Budgeting: The Nose Game
September 1, 2020
- A budget is a tool for allocating your income; budgeting can be helpful in meeting short and long-term goals
- Get started by determining after-tax income and how income can be allocated
- Track spending and savings on an ongoing basis to determine if you are within your budget
- Review your budget periodically and/or if your situation changes
When we were kids and told do some chores around the house, we would play the nose game. Take out the trash? The last person to touch his nose is it! Clean the dishes? Nose game! Well, maybe some of us still play the nose game more often than we would like to admit, but now the nose game doesn’t do a whole lot of good. We still need to do chores, and make sure that we manage expenses and save enough for goals such as retirement. We need to create a budget.
How do we get started on a budget? Can we play the nose game?
The short answer is no but getting started may be easier than you think. The first step is to calculate the after-tax income. For W2 employees, that process could be straightforward: determine your net take-home pay figure and add back deductions such as retirement plan contributions and health insurance premiums. For people that are self-employed or independent contractors, you would also subtract deductible business expenses to arrive at take-home pay.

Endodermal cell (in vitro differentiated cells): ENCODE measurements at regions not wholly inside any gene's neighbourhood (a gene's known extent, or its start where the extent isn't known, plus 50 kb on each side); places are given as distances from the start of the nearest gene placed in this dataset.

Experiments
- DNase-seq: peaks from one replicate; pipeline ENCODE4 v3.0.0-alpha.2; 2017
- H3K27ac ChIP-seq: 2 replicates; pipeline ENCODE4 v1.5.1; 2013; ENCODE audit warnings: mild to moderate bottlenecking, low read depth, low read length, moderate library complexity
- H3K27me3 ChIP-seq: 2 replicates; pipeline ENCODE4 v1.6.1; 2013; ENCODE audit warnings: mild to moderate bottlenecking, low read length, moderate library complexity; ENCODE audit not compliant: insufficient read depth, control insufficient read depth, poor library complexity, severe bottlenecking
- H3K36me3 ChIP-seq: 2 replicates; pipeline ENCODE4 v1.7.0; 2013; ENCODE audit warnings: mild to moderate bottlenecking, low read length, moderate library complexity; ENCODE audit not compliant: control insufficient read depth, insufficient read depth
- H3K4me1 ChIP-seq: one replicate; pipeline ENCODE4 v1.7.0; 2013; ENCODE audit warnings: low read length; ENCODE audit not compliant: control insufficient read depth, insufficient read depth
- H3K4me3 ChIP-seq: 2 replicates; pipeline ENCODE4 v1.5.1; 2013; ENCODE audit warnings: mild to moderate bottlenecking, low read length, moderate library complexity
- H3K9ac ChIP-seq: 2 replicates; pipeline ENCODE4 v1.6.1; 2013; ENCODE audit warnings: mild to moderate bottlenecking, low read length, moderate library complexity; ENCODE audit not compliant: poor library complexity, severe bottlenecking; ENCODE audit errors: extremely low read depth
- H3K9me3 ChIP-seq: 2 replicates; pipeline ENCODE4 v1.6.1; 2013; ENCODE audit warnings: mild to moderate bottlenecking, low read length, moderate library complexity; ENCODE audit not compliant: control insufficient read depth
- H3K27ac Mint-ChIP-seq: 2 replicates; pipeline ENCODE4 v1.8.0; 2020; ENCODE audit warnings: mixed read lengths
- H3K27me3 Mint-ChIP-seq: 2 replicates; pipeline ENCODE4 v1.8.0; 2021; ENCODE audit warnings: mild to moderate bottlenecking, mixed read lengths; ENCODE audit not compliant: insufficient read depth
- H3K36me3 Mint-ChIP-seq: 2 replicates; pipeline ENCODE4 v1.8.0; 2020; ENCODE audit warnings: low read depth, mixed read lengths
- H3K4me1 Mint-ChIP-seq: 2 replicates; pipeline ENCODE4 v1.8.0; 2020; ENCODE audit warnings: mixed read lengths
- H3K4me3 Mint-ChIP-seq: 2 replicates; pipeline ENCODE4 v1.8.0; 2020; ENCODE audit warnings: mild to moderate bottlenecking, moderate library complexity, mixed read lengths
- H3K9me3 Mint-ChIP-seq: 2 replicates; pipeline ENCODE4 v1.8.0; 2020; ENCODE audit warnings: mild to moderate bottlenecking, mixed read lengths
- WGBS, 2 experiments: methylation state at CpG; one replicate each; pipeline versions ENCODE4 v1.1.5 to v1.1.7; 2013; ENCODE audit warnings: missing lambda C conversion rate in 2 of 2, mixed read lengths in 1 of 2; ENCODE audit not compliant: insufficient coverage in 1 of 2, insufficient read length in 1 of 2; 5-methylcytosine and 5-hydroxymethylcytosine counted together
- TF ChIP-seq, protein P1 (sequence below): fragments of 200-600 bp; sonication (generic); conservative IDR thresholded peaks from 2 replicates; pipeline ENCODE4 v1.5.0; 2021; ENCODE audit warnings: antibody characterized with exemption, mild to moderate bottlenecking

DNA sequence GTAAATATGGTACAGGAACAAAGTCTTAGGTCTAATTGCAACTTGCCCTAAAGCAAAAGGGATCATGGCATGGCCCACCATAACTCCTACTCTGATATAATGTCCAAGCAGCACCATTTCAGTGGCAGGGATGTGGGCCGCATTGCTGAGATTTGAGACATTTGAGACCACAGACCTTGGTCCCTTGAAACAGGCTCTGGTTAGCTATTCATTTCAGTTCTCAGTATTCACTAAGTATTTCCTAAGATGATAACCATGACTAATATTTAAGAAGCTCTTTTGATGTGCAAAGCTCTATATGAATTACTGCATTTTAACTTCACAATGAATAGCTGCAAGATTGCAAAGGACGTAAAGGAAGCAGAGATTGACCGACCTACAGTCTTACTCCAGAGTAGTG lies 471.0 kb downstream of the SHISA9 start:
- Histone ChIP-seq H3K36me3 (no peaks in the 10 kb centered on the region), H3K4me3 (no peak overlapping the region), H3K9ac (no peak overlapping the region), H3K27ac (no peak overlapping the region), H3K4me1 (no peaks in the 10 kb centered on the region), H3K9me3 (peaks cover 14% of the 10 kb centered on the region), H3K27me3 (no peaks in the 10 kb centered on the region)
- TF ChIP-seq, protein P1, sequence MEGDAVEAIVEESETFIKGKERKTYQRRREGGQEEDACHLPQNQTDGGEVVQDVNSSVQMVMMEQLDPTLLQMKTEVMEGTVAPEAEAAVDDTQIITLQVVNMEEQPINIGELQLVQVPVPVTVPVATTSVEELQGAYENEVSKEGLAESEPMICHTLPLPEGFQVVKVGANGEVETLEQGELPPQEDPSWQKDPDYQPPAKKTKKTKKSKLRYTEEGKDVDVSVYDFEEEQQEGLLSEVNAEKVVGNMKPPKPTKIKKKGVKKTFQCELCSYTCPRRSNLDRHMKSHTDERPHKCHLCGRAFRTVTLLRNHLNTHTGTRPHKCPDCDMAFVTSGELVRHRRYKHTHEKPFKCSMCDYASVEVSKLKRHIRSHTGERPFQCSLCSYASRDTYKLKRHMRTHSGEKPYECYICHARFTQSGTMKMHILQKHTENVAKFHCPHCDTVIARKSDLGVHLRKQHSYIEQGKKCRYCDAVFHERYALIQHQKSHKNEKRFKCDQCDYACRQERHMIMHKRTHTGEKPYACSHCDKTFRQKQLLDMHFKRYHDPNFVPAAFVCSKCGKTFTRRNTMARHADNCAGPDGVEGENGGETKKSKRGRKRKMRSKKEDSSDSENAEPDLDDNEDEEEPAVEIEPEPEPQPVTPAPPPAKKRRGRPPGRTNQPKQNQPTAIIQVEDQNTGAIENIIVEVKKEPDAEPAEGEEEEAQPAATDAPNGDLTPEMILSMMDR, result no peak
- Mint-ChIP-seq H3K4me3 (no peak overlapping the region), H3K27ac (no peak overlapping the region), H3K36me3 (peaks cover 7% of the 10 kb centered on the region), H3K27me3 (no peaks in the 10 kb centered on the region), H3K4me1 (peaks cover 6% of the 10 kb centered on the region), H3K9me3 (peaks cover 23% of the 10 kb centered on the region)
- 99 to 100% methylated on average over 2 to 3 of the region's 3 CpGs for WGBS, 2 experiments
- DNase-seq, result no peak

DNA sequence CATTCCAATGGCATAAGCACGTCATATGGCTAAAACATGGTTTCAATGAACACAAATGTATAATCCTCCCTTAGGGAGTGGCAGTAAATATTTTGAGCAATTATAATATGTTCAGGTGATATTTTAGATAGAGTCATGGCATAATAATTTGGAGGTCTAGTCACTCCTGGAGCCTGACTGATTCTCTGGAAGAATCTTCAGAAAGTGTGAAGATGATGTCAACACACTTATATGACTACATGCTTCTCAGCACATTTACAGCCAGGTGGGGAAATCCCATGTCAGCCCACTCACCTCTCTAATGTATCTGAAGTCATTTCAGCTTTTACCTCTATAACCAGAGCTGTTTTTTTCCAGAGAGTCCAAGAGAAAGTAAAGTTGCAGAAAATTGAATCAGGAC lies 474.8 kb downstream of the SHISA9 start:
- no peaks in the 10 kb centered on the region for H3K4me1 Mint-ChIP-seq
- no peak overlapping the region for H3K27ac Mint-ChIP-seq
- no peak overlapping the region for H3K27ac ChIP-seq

That wasn’t too bad…maybe we don’t need the nose game after all. What is the next step?
The next step is to determine how income should be allocated towards spending and savings. Spending should be categorized into fixed and variable expenses. Fixed expenses are pesky items that you can’t live without, such as housing, health insurance, and utilities. Variable expenses could be fun stuff such as vacations, dining out, and entertainment. Savings would be short-term savings towards an emergency fund, longer-term savings such as 401k contributions, or both. Savings could even include additional payments on a mortgage or finally knocking out revolving credit card debt. Allocating income can be as complex or as simple as you want it to be. Crank out that spreadsheet with formulas complex enough to launch a rocket ship or use a simple rule such as 50% fixed expenses/30% variable expenses/20% savings allocation. It is essentially “choose your own adventure.” Whatever way you choose, make sure you have a guideline that you can follow, and that can help you pursue your goals.
Cool, that was easy! So that’s it, right?
Not exactly, since an important step is tracking your spending and savings. This could provide some valuable insight, such as excessive variable spending or meager savings. Bringing allocations back in line with your budget could help you meet your goals. Additionally, consider setting up automatic recurring savings and automatic bill payments to stay on track. It’s also important to review your budget on a periodic basis since our lives change over time. Revisiting your budget annually is a reasonable goal. If you experience a major life change, that should also trigger a budget review.
Follow these steps and you’re on your way to creating and maintaining a budget. But what if you’re not quite ready to start? What is the next step? Nose game (kidding)!!
As always, please reach out to your trusted advisor with any questions.
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